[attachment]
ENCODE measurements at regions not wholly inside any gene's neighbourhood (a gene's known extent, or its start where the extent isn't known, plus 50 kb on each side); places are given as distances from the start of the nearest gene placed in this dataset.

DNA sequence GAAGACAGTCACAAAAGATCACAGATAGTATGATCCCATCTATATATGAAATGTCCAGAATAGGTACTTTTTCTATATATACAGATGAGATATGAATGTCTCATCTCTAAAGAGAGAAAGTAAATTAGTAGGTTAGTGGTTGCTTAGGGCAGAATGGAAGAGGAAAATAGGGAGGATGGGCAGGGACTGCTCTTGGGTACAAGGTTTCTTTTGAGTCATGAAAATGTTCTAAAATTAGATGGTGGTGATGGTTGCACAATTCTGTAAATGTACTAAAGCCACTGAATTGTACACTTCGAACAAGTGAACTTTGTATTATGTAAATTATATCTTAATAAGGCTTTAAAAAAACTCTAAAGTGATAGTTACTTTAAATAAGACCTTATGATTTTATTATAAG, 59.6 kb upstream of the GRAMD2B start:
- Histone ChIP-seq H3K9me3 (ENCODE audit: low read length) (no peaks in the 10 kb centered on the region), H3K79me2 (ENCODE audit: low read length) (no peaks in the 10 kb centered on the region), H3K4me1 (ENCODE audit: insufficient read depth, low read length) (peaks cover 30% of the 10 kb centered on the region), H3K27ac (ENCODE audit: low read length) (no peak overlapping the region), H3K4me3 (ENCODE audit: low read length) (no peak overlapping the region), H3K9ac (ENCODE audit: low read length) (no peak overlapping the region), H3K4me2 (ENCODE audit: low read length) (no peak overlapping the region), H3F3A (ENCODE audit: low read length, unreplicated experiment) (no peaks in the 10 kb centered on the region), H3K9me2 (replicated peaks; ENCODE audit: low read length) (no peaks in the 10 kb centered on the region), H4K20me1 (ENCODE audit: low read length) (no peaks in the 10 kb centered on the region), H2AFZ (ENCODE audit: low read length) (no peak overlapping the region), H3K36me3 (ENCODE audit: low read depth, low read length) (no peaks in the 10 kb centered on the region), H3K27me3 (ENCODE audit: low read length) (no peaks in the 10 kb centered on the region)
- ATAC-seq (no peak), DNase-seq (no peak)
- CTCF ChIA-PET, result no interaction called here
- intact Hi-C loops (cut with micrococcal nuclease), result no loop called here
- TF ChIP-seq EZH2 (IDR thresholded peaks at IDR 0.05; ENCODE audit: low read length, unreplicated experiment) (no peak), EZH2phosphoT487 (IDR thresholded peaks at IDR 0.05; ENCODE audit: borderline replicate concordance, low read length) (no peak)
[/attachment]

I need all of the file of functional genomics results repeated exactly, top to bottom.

ENCODE measurements at regions not wholly inside any gene's neighbourhood (a gene's known extent, or its start where the extent isn't known, plus 50 kb on each side); places are given as distances from the start of the nearest gene placed in this dataset.

DNA sequence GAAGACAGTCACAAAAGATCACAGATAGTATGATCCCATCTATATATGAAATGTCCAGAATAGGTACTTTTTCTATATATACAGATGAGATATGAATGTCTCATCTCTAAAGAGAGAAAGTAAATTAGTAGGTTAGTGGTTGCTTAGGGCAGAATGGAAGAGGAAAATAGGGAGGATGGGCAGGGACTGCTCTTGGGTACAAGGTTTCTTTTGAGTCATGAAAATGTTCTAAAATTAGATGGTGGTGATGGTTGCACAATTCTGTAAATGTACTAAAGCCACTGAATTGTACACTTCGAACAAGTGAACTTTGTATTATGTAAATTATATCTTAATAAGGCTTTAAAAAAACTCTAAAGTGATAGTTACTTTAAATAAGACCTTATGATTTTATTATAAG, 59.6 kb upstream of the GRAMD2B start:
- Histone ChIP-seq H3K9me3 (ENCODE audit: low read length) (no peaks in the 10 kb centered on the region), H3K79me2 (ENCODE audit: low read length) (no peaks in the 10 kb centered on the region), H3K4me1 (ENCODE audit: insufficient read depth, low read length) (peaks cover 30% of the 10 kb centered on the region), H3K27ac (ENCODE audit: low read length) (no peak overlapping the region), H3K4me3 (ENCODE audit: low read length) (no peak overlapping the region), H3K9ac (ENCODE audit: low read length) (no peak overlapping the region), H3K4me2 (ENCODE audit: low read length) (no peak overlapping the region), H3F3A (ENCODE audit: low read length, unreplicated experiment) (no peaks in the 10 kb centered on the region), H3K9me2 (replicated peaks; ENCODE audit: low read length) (no peaks in the 10 kb centered on the region), H4K20me1 (ENCODE audit: low read length) (no peaks in the 10 kb centered on the region), H2AFZ (ENCODE audit: low read length) (no peak overlapping the region), H3K36me3 (ENCODE audit: low read depth, low read length) (no peaks in the 10 kb centered on the region), H3K27me3 (ENCODE audit: low read length) (no peaks in the 10 kb centered on the region)
- ATAC-seq (no peak), DNase-seq (no peak)
- CTCF ChIA-PET, result no interaction called here
- intact Hi-C loops (cut with micrococcal nuclease), result no loop called here
- TF ChIP-seq EZH2 (IDR thresholded peaks at IDR 0.05; ENCODE audit: low read length, unreplicated experiment) (no peak), EZH2phosphoT487 (IDR thresholded peaks at IDR 0.05; ENCODE audit: borderline replicate concordance, low read length) (no peak)